These celebrations and awards become even more meaningful if they are directed by your team, rather than by management. Create a system where team members can nominate and vote for each other. Recognition coming from peers is typically more powerful than recognition coming from management.
Some leaders are hesitant to recognize certain team members in public, out of concerns it might cause jealousy or resentment. Such fears are usually unfounded; winning teams regularly honor their Most Valuable Players, and these honorees are often selected by their teammates.
2. Encourage Friendships
Your organization’s community spirit will be greatly enhanced if your team members are friends with each other. As we discussed earlier, teams made up of friends perform better: They communicate better, evaluate ideas more critically, give more appropriate feedback to help others stay on track, and offer more positive encouragement. This turns into stronger feelings of accountability and commitment to the group and organization.
Studies have shown other quantifiable results when people work with friends:
- Those who work with a close friend are seven times more likely to engage fully in their work than those who don’t.
- People who work with friends have higher incomes than those who don’t.
- People who don’t work with friends are more likely to ignore collaborative opportunities.
- People with friends in the workplace more readily engage customers, have higher productivity levels, and have fewer accidents at work.
Use celebrations to encourage social connections among your team members, even if it’s something as simple as a group cheer at a staff meeting. These kinds of positive interactions reinforce a feeling of being part of a team working toward a common purpose, which is something people crave.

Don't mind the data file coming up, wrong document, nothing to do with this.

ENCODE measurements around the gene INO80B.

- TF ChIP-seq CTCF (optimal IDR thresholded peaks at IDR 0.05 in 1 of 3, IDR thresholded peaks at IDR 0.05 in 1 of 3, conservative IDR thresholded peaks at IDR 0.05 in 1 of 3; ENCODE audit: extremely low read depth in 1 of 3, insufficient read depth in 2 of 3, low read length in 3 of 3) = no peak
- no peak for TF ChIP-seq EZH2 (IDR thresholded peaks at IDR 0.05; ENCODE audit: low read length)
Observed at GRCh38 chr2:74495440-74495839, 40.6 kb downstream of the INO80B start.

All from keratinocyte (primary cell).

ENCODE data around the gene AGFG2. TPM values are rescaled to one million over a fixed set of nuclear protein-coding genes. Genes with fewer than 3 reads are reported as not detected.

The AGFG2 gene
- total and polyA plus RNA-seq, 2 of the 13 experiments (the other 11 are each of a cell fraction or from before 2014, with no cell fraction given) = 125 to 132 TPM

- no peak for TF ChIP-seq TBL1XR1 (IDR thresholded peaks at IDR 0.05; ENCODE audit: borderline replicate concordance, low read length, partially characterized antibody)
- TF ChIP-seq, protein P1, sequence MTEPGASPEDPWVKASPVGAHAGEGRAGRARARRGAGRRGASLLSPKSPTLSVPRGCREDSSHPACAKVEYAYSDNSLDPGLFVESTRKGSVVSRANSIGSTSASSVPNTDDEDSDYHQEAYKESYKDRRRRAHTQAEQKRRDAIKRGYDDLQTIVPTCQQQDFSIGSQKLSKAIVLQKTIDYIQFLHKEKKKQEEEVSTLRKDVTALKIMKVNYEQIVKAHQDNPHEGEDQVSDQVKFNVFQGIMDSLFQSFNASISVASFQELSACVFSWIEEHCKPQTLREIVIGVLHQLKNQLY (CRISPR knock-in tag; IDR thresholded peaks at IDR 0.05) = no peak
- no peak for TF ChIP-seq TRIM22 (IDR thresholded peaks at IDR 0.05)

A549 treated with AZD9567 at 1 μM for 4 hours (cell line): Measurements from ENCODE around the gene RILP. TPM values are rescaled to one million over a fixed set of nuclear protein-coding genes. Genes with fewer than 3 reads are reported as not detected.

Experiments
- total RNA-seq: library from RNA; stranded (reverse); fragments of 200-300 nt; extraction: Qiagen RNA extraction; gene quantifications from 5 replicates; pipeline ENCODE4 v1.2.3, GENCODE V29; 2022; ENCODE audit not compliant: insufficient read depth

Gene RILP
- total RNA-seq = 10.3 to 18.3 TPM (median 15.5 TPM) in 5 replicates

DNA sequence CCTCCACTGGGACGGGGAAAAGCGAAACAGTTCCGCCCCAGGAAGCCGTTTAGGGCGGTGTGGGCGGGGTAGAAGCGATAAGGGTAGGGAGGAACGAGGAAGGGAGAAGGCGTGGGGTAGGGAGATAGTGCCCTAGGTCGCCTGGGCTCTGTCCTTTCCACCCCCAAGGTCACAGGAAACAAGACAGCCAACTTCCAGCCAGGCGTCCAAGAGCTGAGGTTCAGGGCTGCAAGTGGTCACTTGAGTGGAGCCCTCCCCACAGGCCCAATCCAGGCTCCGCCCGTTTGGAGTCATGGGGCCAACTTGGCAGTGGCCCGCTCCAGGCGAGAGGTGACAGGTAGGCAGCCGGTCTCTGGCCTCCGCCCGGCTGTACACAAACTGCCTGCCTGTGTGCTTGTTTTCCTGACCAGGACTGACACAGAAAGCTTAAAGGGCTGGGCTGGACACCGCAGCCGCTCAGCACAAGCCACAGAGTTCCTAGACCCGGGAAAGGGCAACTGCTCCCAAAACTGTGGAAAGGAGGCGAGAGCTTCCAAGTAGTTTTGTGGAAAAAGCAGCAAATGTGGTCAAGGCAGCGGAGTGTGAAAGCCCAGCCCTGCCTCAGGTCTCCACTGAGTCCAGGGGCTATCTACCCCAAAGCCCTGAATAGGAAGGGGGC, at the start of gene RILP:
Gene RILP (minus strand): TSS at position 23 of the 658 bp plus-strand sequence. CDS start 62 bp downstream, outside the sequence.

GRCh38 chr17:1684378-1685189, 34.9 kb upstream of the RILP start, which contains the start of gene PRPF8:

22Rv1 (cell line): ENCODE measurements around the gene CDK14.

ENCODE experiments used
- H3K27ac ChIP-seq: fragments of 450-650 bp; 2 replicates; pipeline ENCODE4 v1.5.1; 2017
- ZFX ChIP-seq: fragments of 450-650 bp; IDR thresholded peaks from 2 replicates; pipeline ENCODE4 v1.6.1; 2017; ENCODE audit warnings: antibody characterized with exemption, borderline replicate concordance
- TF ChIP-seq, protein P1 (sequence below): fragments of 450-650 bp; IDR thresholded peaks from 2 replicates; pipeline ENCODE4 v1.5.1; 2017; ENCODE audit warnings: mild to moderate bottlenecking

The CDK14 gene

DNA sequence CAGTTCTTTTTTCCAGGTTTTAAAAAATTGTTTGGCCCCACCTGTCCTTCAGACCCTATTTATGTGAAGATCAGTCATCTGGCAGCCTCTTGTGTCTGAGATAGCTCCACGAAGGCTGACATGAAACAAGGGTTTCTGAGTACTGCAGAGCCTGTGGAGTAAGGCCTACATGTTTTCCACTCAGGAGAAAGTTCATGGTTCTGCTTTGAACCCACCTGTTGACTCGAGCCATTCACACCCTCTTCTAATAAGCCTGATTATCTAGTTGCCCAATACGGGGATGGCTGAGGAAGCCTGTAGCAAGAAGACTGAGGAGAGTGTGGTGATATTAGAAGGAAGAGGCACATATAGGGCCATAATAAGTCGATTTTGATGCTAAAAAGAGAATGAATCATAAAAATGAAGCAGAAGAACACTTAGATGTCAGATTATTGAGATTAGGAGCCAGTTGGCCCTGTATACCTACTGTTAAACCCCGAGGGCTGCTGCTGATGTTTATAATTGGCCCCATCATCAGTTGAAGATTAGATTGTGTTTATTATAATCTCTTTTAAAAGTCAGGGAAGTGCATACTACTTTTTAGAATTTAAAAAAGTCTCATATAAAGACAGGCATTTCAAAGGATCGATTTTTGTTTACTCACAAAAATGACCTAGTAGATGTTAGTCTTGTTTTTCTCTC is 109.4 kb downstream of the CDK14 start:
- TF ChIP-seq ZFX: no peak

3. Have Fun
Your team’s sense of community spirit will increase when your team has fun. Don’t think of fun as a work luxury, but instead think of it as an important way to boost morale—most people assert that if they’re not having fun, they have difficulty maintaining the level of intensity required to do their best at their jobs.
Organizations that have fun are consistently more profitable. In fact, on Fortune’s list of 100 Best Companies to Work For, an average of 81% of employees who respond say they’re working for a “fun” company. Fun has several tangible benefits for an organization:
- It increases peoples’ problem-solving skills and creativity.
- It increases productivity.
- It decreases turnover.
As a leader, you can set the tone for your organization with a clear message that fun isn’t just acceptable, but expected. Aim to build fun into the workday so that people don’t have to use their own personal time to engage in it. For example, you might change the structure of your staff meetings, making them more informal with couches or an unusual setting. You can also encourage group dinners or other off-campus events to mark milestones and progress.
Having fun doesn’t necessarily mean having parties. Fun can be built into the work itself. For example, if there’s a difficult task, be positive and encouraging, so that the task feels enjoyable.